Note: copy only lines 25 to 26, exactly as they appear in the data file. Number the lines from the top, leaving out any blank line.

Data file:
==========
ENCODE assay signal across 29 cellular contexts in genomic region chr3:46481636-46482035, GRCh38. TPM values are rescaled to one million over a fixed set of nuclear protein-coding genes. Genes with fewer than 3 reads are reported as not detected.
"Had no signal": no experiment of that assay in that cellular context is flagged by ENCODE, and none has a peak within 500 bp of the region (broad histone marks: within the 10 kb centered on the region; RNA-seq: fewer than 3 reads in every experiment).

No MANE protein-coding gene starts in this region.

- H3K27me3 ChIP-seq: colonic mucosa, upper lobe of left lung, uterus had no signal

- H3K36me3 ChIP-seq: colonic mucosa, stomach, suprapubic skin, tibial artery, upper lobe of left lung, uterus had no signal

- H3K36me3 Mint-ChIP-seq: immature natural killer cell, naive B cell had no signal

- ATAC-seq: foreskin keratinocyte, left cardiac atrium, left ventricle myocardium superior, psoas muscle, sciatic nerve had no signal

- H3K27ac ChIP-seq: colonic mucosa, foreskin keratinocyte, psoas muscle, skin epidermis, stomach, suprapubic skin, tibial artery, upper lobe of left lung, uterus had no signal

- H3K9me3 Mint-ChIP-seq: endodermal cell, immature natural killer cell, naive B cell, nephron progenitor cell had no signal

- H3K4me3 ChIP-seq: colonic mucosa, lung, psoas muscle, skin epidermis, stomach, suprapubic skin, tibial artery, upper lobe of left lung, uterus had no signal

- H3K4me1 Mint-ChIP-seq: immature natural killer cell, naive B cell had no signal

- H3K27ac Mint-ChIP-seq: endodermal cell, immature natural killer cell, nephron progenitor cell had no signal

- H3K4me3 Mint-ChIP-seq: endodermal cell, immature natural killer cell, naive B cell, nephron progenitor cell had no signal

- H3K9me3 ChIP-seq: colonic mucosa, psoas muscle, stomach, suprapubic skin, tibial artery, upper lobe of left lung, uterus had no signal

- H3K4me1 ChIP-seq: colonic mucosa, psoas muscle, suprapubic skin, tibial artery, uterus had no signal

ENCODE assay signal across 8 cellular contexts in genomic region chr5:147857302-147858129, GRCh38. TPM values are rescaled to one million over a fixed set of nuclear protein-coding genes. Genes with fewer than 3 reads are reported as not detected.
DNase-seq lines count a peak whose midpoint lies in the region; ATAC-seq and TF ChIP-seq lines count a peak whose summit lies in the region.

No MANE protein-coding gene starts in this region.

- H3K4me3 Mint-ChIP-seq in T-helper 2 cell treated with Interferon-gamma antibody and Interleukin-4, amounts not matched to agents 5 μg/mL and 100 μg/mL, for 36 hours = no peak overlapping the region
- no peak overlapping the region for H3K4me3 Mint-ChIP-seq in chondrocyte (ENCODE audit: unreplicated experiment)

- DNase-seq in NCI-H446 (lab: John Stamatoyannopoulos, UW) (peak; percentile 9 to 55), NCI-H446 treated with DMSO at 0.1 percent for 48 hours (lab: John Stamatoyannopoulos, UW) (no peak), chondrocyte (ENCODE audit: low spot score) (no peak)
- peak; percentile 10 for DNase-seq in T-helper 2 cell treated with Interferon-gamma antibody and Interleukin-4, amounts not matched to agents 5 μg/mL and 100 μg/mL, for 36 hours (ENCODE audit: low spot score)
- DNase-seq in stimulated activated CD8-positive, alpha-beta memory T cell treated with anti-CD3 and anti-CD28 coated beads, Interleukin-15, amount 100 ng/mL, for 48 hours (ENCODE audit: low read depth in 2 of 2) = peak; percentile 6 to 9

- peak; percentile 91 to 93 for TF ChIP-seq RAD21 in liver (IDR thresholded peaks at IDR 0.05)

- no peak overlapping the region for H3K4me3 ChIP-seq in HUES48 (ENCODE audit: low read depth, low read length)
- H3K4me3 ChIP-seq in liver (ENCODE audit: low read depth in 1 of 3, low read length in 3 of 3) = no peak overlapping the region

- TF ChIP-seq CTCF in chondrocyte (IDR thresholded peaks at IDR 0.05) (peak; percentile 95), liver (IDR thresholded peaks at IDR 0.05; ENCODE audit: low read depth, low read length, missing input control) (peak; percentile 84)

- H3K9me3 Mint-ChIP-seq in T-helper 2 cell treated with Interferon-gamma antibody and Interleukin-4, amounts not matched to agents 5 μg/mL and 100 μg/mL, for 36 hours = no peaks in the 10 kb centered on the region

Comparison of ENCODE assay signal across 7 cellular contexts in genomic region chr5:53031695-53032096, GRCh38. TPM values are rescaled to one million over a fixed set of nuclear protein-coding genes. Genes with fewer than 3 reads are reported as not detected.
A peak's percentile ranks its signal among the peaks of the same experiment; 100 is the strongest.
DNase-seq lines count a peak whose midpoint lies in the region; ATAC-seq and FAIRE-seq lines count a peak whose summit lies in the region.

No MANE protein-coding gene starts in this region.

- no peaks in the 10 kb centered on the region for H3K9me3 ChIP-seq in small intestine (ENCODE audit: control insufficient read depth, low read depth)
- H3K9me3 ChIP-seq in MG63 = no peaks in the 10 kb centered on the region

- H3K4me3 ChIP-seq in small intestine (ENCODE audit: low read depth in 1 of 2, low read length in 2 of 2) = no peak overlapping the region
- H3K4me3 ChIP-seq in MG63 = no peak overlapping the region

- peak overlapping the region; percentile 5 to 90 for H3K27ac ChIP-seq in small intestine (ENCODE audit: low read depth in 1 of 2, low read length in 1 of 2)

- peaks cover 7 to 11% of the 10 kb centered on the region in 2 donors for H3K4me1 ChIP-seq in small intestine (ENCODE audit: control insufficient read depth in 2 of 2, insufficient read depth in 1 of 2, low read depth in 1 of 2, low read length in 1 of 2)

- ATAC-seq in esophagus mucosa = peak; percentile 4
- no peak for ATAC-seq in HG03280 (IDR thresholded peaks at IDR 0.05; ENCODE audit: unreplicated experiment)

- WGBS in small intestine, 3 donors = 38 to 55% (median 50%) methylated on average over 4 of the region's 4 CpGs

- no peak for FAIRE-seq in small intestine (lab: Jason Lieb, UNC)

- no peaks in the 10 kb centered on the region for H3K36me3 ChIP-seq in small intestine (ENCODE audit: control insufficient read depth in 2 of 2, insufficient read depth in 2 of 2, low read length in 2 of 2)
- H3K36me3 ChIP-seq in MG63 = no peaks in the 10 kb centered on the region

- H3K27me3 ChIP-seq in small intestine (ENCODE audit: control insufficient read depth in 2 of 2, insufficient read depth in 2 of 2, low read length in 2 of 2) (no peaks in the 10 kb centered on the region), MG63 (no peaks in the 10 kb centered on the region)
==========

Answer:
- no peak overlapping the region for H3K4me3 ChIP-seq in HUES48 (ENCODE audit: low read depth, low read length)
- H3K4me3 ChIP-seq in liver (ENCODE audit: low read depth in 1 of 3, low read length in 3 of 3) = no peak overlapping the region